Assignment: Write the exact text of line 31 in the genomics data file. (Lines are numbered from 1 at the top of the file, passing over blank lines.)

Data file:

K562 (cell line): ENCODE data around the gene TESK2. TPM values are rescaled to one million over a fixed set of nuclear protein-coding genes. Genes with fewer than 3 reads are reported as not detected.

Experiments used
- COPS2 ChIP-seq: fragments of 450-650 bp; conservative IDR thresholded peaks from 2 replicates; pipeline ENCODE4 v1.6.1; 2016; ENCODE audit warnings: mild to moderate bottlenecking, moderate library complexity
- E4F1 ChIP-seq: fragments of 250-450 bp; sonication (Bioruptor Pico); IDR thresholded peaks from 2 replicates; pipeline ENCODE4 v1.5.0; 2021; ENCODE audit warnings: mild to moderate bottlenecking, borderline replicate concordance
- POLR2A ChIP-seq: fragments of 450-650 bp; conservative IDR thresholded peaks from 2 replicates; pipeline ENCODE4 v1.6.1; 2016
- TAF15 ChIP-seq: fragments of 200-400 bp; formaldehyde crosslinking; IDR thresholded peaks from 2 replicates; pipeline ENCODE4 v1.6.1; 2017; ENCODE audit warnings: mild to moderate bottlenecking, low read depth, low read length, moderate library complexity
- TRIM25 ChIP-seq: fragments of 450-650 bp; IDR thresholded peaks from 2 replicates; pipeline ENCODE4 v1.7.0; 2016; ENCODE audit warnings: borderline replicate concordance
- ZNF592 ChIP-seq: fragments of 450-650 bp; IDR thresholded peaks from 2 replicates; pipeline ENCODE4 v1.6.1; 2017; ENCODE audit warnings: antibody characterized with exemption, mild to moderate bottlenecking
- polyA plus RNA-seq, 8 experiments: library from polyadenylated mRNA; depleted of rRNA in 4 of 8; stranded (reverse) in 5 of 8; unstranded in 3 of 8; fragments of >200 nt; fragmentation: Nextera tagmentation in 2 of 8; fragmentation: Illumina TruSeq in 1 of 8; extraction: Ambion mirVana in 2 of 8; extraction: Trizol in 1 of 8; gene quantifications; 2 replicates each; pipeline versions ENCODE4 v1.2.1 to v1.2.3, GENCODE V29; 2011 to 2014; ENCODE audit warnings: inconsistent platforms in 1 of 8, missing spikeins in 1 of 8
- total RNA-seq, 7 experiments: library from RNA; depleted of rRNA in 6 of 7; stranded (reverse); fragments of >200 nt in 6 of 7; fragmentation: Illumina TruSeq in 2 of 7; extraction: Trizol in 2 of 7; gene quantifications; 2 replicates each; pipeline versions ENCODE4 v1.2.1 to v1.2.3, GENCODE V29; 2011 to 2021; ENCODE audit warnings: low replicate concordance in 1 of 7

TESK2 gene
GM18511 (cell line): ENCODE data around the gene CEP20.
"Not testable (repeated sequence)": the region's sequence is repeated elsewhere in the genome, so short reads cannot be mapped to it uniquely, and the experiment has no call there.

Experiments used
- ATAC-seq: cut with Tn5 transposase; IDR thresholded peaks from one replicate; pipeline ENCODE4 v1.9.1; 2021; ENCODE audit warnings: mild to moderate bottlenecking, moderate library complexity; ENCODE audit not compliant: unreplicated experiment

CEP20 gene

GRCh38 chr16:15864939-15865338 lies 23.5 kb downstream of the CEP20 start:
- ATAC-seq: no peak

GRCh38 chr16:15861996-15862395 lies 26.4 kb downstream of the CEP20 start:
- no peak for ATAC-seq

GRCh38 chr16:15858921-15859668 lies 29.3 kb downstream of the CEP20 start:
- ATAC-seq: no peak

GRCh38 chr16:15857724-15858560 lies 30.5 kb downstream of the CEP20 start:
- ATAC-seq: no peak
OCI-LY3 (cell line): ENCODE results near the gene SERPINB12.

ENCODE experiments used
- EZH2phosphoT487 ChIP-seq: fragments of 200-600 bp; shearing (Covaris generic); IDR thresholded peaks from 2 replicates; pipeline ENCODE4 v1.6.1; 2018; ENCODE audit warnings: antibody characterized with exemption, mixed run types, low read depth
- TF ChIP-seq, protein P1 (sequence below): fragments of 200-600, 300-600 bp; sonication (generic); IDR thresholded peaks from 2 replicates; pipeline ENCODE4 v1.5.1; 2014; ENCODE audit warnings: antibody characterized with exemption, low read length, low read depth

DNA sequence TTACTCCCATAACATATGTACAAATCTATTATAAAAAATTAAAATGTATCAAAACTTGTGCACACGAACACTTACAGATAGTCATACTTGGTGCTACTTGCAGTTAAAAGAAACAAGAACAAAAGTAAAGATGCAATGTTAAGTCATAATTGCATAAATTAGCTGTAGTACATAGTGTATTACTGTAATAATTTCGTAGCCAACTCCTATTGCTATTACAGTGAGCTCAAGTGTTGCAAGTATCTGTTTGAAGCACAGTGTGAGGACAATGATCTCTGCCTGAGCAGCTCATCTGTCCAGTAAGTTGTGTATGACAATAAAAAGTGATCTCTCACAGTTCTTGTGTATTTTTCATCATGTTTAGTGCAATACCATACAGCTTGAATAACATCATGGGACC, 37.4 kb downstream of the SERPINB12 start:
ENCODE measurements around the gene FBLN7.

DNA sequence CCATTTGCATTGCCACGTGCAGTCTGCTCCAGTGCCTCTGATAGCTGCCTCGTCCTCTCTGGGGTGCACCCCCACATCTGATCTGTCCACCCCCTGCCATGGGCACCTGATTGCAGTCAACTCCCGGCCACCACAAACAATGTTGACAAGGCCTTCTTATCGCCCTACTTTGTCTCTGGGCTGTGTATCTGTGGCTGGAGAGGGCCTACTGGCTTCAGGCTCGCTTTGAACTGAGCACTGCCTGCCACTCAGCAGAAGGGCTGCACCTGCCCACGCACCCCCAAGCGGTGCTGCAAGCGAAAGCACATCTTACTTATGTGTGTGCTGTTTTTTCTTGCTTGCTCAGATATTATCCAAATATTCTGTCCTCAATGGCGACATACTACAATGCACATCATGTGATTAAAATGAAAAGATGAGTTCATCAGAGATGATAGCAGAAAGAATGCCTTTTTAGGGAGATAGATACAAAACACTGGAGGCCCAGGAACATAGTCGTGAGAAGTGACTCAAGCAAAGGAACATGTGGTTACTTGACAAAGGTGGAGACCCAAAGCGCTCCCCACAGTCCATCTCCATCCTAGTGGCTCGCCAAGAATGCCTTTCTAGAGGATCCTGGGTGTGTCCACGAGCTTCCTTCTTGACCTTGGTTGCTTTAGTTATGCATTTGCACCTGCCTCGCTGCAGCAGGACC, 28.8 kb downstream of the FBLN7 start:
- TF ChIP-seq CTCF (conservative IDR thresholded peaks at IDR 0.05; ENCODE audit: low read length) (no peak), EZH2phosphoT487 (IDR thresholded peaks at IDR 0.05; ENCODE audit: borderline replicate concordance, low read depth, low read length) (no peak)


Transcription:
DNA sequence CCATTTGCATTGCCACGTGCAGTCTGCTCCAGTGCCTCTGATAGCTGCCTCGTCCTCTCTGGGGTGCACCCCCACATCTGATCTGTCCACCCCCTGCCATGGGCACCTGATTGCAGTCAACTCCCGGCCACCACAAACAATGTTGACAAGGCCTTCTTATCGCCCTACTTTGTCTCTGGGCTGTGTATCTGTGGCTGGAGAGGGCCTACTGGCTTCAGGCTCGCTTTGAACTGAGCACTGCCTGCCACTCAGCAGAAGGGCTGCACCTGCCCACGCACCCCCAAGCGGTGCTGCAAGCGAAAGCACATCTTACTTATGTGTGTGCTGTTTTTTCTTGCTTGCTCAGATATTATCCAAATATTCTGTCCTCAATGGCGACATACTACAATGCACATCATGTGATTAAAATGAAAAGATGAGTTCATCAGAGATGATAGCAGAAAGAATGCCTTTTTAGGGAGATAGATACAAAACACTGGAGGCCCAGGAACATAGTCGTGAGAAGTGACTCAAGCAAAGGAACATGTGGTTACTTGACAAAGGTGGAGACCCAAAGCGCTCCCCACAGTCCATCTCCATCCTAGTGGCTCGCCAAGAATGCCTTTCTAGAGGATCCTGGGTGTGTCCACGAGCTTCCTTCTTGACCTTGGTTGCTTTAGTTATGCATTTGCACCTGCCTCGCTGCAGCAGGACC, 28.8 kb downstream of the FBLN7 start: